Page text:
The Business On... Bob Greifeld, Chief executive, Nasdaq OMX


So the marathon man is back

Now, that would be running before you can walk. But a number of City gossips are tipping Bob Greifeld, the marathon-running chief executive of America's Nasdaq stock exchange, as the man behind the "approach" that the pan-European share trading firm Chi-X has had from a third party.



Erm, didn't he have a company like that?

It's true that his Nasdaq OMX in April abandoned an 18-month attempt to break into pan-European share trading by announcing the closure of "Nasdaq OMX Europe". But Chi-X has something that Nasdaq OMX Europe never managed: liquidity. In other words, a lot of people use it, which happens to be crucial if you are running an exchange. And if you can't do something yourself, best to buy someone who can.



That would mean a head-to-head with the Stock Exchange

Oh yes. The London Stock Exchange has a very similar operation to Chi-X known as "Turquoise". Basically, what these operations do is allow institutions to trade big blocks of shares without other traders picking up on what's going on and moving the price against them.



Didn't Greifeld once try to takeover the LSE?

He did. Twice. And was less than happy when he got turned down. If Nasdaq got hold of Chi-X it would certainly be an issue for the LSE and its French chief executive, Xavier Rolet, although, to be fair, there is also rumoured to be interest from others, such as Deutsche Börse.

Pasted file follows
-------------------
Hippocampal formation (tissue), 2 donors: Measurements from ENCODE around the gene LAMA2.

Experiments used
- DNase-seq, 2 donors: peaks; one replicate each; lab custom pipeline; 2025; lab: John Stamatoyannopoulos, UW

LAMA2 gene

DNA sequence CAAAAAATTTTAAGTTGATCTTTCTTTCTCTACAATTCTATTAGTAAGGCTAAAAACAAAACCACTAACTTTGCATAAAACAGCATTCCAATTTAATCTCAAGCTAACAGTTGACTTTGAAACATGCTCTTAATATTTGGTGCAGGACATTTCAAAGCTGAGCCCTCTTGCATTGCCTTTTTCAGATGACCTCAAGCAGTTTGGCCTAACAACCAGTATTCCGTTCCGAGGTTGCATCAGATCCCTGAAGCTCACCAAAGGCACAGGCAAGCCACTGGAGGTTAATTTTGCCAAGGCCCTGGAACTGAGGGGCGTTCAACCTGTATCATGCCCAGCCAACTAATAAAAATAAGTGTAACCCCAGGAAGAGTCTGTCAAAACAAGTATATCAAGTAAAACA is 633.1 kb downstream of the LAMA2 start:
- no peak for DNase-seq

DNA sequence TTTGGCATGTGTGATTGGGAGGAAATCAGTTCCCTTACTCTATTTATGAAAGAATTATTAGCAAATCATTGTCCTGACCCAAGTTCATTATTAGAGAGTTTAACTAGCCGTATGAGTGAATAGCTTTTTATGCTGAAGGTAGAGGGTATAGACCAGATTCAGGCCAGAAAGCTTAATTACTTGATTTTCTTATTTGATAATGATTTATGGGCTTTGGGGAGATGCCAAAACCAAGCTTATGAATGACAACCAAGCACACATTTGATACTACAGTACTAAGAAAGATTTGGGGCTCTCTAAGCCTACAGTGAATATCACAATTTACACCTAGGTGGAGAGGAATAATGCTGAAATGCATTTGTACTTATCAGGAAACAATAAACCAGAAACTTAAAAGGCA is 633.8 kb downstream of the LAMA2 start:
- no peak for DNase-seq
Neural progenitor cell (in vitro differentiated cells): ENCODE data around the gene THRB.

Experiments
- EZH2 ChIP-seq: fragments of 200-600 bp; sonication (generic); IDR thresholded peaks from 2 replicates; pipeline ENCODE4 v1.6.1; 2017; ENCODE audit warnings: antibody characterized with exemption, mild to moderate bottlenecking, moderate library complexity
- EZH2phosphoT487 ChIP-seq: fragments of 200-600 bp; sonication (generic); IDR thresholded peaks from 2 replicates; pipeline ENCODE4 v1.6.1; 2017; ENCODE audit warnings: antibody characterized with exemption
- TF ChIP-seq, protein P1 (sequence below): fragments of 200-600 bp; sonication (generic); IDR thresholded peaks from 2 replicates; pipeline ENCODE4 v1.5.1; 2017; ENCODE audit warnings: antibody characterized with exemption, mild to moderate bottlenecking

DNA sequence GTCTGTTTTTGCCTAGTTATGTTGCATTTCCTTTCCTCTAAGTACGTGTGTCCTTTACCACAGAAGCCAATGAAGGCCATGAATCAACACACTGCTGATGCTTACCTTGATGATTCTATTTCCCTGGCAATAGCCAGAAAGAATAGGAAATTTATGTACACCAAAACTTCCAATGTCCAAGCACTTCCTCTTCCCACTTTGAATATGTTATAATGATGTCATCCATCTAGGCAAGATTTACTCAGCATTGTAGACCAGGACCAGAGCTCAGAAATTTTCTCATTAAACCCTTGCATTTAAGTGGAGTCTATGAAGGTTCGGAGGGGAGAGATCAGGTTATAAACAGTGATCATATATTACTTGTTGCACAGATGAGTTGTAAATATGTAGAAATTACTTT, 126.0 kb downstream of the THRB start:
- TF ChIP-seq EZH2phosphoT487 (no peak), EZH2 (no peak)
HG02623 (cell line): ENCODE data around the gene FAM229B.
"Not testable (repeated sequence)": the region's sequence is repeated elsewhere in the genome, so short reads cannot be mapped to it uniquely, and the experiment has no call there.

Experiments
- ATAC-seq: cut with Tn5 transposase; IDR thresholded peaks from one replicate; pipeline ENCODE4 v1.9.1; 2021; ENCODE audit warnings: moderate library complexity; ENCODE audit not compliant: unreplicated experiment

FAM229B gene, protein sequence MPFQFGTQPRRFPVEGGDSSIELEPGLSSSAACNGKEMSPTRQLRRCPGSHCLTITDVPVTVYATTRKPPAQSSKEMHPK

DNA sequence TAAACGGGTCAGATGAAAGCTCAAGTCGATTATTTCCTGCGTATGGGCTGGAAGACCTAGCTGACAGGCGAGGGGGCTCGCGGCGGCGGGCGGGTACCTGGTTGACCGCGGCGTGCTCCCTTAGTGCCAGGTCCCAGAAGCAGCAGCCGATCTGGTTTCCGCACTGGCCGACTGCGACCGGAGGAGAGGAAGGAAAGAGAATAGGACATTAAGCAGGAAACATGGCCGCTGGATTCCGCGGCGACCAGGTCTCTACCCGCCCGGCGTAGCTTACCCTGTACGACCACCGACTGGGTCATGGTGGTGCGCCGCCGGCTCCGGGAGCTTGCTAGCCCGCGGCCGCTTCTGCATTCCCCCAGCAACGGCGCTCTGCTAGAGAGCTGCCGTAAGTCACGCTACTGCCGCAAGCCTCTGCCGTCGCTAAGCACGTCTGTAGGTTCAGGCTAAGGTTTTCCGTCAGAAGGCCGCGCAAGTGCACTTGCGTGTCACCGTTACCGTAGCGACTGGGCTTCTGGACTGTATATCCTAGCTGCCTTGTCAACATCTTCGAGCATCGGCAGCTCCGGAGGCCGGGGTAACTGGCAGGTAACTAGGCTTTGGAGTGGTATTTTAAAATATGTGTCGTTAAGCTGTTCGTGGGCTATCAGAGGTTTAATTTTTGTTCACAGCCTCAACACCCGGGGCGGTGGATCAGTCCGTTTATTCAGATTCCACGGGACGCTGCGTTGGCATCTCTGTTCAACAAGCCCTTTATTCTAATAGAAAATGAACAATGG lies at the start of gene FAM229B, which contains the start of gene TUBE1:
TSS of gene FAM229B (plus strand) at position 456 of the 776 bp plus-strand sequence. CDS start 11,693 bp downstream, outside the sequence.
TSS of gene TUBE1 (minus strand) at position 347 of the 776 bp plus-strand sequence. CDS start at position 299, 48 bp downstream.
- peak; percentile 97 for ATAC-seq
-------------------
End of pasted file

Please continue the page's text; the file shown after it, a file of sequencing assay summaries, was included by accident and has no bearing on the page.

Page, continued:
Why'd he lose?

It didn't help that he spent rather a lot of time conducting the hostile takeover battle for the LSE in New York. Or that the LSE's then boss, Clara Furse, didn't want to speak to him. But Mr Greifeld, who at the age of nine walked the streets of the Big Apple delivering newspapers while his father delivered letters, is nothing if not persistent. He has been at Nasdaq since 2003 and has lost none of his ambition.



Sounds like fun times in exchange land

Yes. On the face of it, it all appears rather arcane. But buying Chi-X would give Mr Greifeld a chance to show LSE investors what they were missed when they turned him down.

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